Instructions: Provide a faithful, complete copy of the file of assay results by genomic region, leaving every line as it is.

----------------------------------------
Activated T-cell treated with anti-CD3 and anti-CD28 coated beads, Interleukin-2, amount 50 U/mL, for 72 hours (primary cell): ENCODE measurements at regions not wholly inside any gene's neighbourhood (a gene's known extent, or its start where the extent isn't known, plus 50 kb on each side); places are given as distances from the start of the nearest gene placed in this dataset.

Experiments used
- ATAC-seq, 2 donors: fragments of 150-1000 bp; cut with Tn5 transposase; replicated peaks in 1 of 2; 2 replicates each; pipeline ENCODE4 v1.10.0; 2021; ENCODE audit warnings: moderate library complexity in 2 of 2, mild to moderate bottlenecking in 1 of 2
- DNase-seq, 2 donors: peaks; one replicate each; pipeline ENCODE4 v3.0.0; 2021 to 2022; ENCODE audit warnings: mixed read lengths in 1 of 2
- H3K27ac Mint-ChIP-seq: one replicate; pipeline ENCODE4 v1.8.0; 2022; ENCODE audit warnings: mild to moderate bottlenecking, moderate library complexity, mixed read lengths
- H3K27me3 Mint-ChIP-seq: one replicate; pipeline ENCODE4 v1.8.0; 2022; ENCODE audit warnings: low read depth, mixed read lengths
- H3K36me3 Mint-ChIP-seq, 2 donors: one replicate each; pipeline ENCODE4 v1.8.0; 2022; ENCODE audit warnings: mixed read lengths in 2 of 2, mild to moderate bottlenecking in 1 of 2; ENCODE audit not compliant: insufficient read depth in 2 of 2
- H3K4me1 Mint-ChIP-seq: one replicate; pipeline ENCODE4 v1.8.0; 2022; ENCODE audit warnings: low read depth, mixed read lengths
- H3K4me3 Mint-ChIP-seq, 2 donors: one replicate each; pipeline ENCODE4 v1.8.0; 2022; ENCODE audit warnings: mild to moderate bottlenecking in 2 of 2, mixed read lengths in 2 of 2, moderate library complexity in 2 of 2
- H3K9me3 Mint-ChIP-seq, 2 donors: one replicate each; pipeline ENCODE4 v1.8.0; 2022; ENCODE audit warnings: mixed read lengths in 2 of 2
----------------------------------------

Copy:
Activated T-cell treated with anti-CD3 and anti-CD28 coated beads, Interleukin-2, amount 50 U/mL, for 72 hours (primary cell): ENCODE measurements at regions not wholly inside any gene's neighbourhood (a gene's known extent, or its start where the extent isn't known, plus 50 kb on each side); places are given as distances from the start of the nearest gene placed in this dataset.

Experiments used
- ATAC-seq, 2 donors: fragments of 150-1000 bp; cut with Tn5 transposase; replicated peaks in 1 of 2; 2 replicates each; pipeline ENCODE4 v1.10.0; 2021; ENCODE audit warnings: moderate library complexity in 2 of 2, mild to moderate bottlenecking in 1 of 2
- DNase-seq, 2 donors: peaks; one replicate each; pipeline ENCODE4 v3.0.0; 2021 to 2022; ENCODE audit warnings: mixed read lengths in 1 of 2
- H3K27ac Mint-ChIP-seq: one replicate; pipeline ENCODE4 v1.8.0; 2022; ENCODE audit warnings: mild to moderate bottlenecking, moderate library complexity, mixed read lengths
- H3K27me3 Mint-ChIP-seq: one replicate; pipeline ENCODE4 v1.8.0; 2022; ENCODE audit warnings: low read depth, mixed read lengths
- H3K36me3 Mint-ChIP-seq, 2 donors: one replicate each; pipeline ENCODE4 v1.8.0; 2022; ENCODE audit warnings: mixed read lengths in 2 of 2, mild to moderate bottlenecking in 1 of 2; ENCODE audit not compliant: insufficient read depth in 2 of 2
- H3K4me1 Mint-ChIP-seq: one replicate; pipeline ENCODE4 v1.8.0; 2022; ENCODE audit warnings: low read depth, mixed read lengths
- H3K4me3 Mint-ChIP-seq, 2 donors: one replicate each; pipeline ENCODE4 v1.8.0; 2022; ENCODE audit warnings: mild to moderate bottlenecking in 2 of 2, mixed read lengths in 2 of 2, moderate library complexity in 2 of 2
- H3K9me3 Mint-ChIP-seq, 2 donors: one replicate each; pipeline ENCODE4 v1.8.0; 2022; ENCODE audit warnings: mixed read lengths in 2 of 2